The New York Times and internationally best-selling Danish crime writer Jussi Adler-Olsen returns with the third thriller in his exhilarating Department Q series.
Detective Carl Mørck has received a bottle that holds an old and decayed message written in blood. It's a cry for help from two young brothers, tied and bound in a boathouse by the sea. After floating in the ocean for years before turning up, the bottle sat forgotten, unopened, on a police department windowsill, before the seal was cracked and the gruesome message, written in Danish, was analyzed. Could it be real? Who are these boys, and why weren't they reported missing? Could they possibly still be alive?
Carl's investigation will force him to cross paths with a woman stuck in a desperate marriage: Her husband refuses to tell her where he goes, how long he will be away, what he does while he's gone - or even what he does for a living. Isolated after choosing him over family and friends, she waits for days on end, and when he returns she must endure his wants, his moods, his threats. But enough is enough. She will find out the truth, no matter the cost to him - or to herself.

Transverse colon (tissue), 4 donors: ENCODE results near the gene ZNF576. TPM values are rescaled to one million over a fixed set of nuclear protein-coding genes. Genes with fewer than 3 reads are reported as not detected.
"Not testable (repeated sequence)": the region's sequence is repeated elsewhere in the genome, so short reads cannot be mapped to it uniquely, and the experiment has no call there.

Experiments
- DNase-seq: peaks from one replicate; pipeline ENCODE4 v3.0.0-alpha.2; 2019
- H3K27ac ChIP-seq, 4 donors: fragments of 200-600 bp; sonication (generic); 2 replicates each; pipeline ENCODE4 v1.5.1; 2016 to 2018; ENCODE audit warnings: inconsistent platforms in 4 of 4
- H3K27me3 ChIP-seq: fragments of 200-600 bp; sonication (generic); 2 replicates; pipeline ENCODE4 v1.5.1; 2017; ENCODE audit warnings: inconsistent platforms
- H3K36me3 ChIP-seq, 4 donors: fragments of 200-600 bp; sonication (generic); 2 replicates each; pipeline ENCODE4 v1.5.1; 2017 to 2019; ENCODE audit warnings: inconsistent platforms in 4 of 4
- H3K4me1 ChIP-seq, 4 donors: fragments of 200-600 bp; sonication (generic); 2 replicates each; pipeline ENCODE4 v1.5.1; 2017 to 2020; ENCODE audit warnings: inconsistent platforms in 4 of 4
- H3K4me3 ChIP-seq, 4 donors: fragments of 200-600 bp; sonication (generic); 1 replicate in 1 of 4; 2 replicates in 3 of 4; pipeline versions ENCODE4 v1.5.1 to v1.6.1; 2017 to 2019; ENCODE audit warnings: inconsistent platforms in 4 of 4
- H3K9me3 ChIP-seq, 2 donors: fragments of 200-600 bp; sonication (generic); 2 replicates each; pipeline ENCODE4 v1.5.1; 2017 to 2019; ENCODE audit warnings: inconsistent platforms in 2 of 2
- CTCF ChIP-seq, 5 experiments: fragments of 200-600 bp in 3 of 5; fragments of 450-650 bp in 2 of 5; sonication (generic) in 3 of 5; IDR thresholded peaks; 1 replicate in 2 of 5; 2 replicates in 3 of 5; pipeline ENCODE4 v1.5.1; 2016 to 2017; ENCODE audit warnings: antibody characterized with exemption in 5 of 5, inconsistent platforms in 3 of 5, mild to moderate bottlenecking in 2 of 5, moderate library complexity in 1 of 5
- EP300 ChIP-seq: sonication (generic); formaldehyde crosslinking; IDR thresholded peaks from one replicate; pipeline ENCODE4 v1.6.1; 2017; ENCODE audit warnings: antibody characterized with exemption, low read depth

In this heart-pounding thriller, Carl and his colleagues Assad and Rose must use every resource available to uncover the horrifying truth set adrift in that bottle all those years ago.
©2012 Jussi Adler-Olsen (P)2013 Penguin Audio